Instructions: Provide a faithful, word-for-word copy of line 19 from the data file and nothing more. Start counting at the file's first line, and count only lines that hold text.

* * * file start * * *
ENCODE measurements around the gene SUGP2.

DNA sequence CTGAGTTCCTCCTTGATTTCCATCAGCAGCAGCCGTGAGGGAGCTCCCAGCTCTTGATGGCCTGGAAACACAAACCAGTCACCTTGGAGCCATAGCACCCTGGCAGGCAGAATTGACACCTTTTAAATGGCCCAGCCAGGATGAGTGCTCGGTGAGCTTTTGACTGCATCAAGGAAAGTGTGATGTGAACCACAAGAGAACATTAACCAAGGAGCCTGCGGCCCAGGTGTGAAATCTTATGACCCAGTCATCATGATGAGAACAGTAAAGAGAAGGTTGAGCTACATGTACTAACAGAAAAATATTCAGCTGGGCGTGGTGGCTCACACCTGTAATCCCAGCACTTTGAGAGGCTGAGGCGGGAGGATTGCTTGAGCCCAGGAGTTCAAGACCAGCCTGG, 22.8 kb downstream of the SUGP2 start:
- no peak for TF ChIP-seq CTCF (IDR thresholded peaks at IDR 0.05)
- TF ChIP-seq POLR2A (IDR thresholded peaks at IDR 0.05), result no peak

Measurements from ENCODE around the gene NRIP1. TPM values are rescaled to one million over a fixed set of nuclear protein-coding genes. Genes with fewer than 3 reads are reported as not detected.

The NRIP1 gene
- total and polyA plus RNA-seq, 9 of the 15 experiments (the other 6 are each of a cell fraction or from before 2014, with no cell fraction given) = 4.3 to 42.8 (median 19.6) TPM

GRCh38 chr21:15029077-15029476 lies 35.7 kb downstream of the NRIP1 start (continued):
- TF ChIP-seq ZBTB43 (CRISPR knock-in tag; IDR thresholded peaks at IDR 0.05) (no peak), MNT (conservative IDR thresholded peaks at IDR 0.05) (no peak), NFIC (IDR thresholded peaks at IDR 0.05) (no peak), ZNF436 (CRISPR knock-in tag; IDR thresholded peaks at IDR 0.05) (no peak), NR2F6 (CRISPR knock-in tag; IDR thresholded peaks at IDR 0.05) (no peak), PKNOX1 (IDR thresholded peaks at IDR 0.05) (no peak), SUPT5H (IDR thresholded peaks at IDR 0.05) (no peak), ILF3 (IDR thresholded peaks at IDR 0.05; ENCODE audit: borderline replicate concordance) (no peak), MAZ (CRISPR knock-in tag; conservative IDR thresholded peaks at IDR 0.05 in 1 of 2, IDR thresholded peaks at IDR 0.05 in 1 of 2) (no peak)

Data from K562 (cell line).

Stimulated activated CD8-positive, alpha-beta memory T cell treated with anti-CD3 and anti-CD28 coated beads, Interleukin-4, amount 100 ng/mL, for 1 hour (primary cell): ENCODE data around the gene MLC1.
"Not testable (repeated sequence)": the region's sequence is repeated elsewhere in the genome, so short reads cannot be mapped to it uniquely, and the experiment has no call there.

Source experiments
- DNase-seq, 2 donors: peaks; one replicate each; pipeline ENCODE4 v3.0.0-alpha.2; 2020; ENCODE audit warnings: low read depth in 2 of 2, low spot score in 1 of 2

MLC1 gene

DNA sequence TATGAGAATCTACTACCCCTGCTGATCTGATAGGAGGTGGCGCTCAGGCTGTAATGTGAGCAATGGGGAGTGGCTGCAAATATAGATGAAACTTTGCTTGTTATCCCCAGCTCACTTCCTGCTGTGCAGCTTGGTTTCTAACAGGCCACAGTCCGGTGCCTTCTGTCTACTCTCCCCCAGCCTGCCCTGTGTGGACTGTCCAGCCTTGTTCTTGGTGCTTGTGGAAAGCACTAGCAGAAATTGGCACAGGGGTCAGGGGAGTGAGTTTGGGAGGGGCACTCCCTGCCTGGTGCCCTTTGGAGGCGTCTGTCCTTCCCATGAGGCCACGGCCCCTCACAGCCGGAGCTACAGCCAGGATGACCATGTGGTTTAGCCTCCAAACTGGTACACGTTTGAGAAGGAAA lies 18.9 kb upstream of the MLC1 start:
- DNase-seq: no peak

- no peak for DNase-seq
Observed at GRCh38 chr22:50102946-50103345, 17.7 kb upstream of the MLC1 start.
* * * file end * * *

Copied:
Observed at GRCh38 chr22:50102946-50103345, 17.7 kb upstream of the MLC1 start.